We’re back from the Gambia again. No volcanoes – at least, not of the physical kind – and the experience was on the whole extremely positive. The conversation over coffee goes something like this:
Colleague: So, how was Africa?
Me: Good: one the best, in fact.
Colleague: How come?
Me: Well, a lower number of students helped, and fewer pressures on my time meant I could be there for them when we met up at the end of the day.
And then comes the tricky part: do I launch into more detail, praising (justifiably) Gambia-Extra for their skills at organising us a great stay, into travellers’ tales of bush taxis or pedagogy or a nice dinner at the incredibly swanky Ngala Lodge? Do I go into what I think Eric Berne calls the “Ain’t it Awful?” game of saying how hard it was? And at heart, how do I talk about the students’ learning and achievement (mindful of Jock Coats’ timely and thoughtful piece here), or explore in just a few pencil-sketch strokes the experience of all of the week?
I have to wonder about why I have these conversations. They are part of the social interaction of any workplace, of course, but in some ways they are advocacy. Telling the story of encountering the crocodiles might suggest to a colleague that it would be interesting to come next year; similarly the Cora Player (right) whose music was so enchanting might attract someone. But it is also possible that the challenges of pedagogy, or the conversations I had about additional provision for children on the autistic spectrum might lead a colleague to think about how different school life is in other countries.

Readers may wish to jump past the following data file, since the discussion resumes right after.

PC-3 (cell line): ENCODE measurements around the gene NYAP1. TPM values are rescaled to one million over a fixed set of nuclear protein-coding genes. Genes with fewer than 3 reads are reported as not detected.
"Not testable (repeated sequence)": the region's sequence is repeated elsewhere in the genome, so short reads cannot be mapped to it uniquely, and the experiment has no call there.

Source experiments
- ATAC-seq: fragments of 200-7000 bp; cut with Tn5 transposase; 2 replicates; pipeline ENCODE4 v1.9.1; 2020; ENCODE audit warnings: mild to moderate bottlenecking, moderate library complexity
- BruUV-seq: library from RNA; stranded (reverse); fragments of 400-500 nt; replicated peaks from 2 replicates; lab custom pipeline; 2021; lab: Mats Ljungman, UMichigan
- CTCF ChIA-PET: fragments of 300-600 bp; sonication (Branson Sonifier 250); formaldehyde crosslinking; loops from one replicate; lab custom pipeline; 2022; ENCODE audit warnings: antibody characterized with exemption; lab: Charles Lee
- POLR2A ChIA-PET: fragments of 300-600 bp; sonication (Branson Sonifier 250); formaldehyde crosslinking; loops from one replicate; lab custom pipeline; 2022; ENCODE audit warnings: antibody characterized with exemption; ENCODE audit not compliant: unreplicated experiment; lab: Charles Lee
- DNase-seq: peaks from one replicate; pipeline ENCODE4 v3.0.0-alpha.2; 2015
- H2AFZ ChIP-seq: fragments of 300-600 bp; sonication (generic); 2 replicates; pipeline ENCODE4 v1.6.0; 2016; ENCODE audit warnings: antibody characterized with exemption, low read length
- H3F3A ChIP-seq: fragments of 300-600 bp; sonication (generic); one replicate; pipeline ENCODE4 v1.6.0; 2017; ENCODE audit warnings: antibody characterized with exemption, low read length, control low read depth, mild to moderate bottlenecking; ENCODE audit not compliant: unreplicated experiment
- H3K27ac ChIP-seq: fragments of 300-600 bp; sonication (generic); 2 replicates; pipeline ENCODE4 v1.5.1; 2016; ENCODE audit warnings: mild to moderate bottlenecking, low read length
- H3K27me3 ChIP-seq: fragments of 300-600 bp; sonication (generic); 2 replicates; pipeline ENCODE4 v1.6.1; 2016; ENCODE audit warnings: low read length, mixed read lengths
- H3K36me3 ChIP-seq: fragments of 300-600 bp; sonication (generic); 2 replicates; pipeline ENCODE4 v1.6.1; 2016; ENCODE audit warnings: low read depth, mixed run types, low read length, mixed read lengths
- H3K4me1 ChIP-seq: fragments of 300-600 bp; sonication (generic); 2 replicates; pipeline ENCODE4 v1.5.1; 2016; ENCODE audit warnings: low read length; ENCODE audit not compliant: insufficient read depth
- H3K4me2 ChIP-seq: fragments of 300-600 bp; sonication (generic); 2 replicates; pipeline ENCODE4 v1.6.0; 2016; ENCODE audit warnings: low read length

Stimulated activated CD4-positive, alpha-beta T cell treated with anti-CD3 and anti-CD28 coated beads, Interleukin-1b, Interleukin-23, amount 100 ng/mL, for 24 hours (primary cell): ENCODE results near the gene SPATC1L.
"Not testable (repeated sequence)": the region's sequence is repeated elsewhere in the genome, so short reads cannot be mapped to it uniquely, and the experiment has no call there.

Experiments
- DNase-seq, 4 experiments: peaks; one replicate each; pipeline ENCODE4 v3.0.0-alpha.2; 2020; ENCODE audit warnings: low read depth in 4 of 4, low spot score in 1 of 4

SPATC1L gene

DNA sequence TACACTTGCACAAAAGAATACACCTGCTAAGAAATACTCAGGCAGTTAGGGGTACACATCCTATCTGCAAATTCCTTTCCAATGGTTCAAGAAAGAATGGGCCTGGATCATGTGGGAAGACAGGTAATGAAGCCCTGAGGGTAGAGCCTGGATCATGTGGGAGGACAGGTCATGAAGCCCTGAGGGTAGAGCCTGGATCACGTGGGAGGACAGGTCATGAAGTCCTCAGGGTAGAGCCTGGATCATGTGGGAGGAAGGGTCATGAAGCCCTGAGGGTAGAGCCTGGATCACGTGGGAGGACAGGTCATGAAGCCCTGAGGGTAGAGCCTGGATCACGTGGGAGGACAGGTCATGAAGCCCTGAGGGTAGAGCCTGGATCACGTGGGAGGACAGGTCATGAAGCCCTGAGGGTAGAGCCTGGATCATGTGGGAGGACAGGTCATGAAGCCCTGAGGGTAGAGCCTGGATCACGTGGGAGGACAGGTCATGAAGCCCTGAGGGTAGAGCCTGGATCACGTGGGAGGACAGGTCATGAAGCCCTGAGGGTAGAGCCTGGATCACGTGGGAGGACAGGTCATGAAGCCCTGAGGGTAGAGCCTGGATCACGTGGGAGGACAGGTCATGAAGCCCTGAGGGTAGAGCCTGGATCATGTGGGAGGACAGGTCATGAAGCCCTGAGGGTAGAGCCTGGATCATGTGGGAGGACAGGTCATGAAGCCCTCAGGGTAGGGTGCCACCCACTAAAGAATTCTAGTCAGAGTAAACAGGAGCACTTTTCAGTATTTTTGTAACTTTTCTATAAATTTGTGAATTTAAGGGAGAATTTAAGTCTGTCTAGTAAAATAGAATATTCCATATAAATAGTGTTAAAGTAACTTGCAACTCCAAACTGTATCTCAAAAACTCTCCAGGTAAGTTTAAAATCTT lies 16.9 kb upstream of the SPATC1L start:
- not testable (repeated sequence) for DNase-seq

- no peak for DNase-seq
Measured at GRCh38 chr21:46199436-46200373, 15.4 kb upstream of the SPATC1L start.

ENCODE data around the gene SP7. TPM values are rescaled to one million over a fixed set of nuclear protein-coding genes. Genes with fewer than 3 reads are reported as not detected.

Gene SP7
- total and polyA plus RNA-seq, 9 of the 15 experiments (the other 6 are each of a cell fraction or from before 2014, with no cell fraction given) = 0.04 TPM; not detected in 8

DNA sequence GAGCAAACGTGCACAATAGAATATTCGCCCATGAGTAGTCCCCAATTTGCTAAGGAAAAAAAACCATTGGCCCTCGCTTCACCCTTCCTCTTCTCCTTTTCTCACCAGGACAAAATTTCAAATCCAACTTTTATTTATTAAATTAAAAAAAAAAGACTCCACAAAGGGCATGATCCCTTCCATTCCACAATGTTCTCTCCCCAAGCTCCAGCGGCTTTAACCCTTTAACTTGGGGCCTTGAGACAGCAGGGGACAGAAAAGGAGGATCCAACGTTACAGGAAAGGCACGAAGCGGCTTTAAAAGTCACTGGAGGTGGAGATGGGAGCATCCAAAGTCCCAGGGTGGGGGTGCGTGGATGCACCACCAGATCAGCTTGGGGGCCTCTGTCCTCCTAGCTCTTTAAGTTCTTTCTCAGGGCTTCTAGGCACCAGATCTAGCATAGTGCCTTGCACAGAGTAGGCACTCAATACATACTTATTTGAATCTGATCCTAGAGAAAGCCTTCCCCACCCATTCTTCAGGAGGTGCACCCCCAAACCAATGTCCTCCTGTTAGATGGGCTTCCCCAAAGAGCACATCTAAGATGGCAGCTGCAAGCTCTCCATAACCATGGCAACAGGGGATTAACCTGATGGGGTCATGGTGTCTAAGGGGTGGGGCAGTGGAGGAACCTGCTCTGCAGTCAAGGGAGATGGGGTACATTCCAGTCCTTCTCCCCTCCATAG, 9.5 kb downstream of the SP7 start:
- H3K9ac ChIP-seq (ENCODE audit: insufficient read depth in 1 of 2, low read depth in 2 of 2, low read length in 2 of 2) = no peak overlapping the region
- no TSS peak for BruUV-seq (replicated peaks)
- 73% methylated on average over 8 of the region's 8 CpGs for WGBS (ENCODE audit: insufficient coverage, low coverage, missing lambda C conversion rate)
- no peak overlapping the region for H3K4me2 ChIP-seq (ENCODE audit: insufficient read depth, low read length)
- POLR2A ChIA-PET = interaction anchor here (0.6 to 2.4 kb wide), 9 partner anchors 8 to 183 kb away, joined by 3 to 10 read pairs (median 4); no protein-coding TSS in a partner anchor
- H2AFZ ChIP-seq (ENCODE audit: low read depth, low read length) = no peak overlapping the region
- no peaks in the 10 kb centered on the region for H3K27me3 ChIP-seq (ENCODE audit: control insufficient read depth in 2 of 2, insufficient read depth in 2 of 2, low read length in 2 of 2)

This isn’t to say I preach from a position of superiority or even deeper knowledge. I love to hear the stories from others: similarities, differences; ways in which East Africa faces similar challenges; the ways in which a school in the UK supports or links with a school in the Gambia. I like to hear because I realise how little I know or understand. One thing I learn every time I go the Gambia is that my own view is too narrow: Global Citizenship isn’t just something for students; it’s about me as a learner, too.